For users looking to connect to LANs or the home office at higher than normal transmission rates, 1997 is shaping up as a good year.
A standard for common 56K-bps modem transmissions will be completed earlier than expected this year, and early users of U.S. Robotics Corp.'s x2 56K-bps modem are reporting solid, albeit lower than promised, connection rates.
"I think a watershed moment in all of this was 3Com [Corp.], a standards-driven company, purchasing U.S. Robotics," said Virginia Brooks, an analyst at Aberdeen Group, in Boston. "It's not so much a we-they situation anymore. [3Com] could really shape up U.S. Robotics and bring some kind of compliance with a standard."
One Telecommunications Industry Association committee member said a standard could come as soon as late summer. The various 56K-bps technologies contain minute differences, mostly in startup and negotiation sequences, he said.
So should users prepare to buy x2 modems or rival K56Flex modems? "[All the companies] will have to change a little bit; everyone will have to twist their code to make it work," said Ham Matthews, a member of the TIA's TR30 committee, which has hashed out nearly all the technical details of a standard. "The back channel will be 33.6[K bps]--that's been decided upon."
Meanwhile, Internet service provider Mindspring Enterprises Inc., of Atlanta, has reported connection results of 1,900 calls on x2 56K-bps modems.
Users' feedback has been positive concerning the augmented bandwidth despite its falling under promised speeds, said Robert Sanders, Mindspring's chief technology officer.
"I think users feel like every little bit helps," he said. Mindspring will also support K56Flex in some areas. "The overriding feeling we're getting from users is confusion, though--with a little bit of irateness," Sanders added.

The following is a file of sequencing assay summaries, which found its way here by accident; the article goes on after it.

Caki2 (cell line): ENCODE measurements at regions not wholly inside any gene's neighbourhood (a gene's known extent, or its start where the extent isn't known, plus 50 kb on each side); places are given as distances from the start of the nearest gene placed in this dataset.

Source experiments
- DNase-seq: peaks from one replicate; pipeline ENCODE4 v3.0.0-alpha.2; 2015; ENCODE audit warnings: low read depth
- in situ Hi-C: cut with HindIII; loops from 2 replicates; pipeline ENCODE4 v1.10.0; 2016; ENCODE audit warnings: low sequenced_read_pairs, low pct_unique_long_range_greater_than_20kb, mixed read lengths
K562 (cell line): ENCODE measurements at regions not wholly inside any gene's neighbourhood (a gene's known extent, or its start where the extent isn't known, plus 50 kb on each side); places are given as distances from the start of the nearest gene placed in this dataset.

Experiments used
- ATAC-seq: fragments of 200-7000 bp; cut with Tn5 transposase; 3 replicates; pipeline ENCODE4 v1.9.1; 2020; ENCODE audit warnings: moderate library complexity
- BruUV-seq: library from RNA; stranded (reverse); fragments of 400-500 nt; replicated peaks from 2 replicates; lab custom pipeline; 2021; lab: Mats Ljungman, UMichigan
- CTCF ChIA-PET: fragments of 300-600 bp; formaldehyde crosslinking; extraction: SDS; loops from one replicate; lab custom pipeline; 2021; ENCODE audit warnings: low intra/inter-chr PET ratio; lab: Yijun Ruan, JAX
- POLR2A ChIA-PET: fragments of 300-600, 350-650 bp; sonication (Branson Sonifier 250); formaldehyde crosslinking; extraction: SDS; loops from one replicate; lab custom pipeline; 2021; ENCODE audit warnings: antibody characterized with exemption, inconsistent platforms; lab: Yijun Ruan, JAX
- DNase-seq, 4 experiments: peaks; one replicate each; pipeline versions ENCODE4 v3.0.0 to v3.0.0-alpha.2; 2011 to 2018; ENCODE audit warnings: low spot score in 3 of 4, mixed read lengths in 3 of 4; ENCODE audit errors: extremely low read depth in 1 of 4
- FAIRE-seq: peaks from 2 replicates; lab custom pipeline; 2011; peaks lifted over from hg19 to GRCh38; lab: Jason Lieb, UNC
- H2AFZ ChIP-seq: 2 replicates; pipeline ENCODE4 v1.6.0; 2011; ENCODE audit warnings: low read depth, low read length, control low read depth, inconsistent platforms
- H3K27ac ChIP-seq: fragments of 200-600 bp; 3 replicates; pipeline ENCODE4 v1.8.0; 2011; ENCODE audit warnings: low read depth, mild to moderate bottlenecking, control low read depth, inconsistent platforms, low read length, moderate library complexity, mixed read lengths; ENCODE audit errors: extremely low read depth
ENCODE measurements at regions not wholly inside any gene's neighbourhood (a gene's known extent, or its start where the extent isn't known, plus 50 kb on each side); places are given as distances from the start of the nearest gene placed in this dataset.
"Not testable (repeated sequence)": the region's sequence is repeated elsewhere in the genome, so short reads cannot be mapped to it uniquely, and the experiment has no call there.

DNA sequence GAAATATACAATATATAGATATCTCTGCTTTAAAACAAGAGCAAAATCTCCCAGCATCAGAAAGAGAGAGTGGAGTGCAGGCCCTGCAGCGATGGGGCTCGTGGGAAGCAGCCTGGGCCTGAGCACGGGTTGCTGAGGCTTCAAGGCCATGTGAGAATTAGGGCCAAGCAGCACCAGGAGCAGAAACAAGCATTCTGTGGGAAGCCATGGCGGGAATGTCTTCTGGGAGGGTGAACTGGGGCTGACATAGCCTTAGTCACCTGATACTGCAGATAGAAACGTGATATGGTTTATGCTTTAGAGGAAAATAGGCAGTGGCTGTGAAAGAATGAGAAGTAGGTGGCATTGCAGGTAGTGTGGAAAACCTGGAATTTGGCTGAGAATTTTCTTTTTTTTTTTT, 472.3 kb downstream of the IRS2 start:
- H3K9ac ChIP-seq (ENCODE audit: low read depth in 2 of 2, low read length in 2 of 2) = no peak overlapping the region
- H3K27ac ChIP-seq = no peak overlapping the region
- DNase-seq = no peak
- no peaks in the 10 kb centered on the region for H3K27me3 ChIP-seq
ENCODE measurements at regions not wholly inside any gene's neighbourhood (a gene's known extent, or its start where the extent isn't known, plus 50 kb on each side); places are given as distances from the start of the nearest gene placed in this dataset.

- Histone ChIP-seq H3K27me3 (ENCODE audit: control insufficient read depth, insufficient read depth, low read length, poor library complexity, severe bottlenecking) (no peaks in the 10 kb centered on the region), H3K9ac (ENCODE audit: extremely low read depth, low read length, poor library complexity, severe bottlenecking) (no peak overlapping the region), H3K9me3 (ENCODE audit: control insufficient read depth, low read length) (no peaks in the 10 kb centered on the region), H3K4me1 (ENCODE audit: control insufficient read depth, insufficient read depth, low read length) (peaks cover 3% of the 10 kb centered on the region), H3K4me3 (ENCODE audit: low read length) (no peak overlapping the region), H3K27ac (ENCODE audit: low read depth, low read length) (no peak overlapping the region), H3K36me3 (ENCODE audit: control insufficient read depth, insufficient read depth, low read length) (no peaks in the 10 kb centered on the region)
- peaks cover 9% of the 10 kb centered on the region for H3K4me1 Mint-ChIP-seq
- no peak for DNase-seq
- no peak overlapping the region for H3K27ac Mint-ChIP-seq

The confusion stems from holes in users' understanding, Sanders said, including how to download an upgrade and when the service will be available in any given area.
Users are generally upset when their new 56K-bps modem gives the dreaded "Multiple Codec in Channel" message when connecting. It means there is more than one analog-digital conversion in the phone line; thus 56K-bps modems won't work.
While U.S. Robotics' x2 continues a solid showing--the company recently signed licensing deals with PC makers Gateway 2000 Inc. and Packard Bell NEC Inc.--competing K56Flex technology is in disarray.
First, a shipment of 56K-bps chips from Rockwell Semiconductor Systems Inc. was halted because they would not operate on phone lines that contained "digital pads," sources said. Motorola Information Systems Group recalled affected modems, offering free trade-ins to customers.
Rockwell's chip rollout has been delayed until this week, according to company officials in Newport Beach, Calif. Lucent Technologies Inc. and U.S. Robotics chips are not affected, according to sources.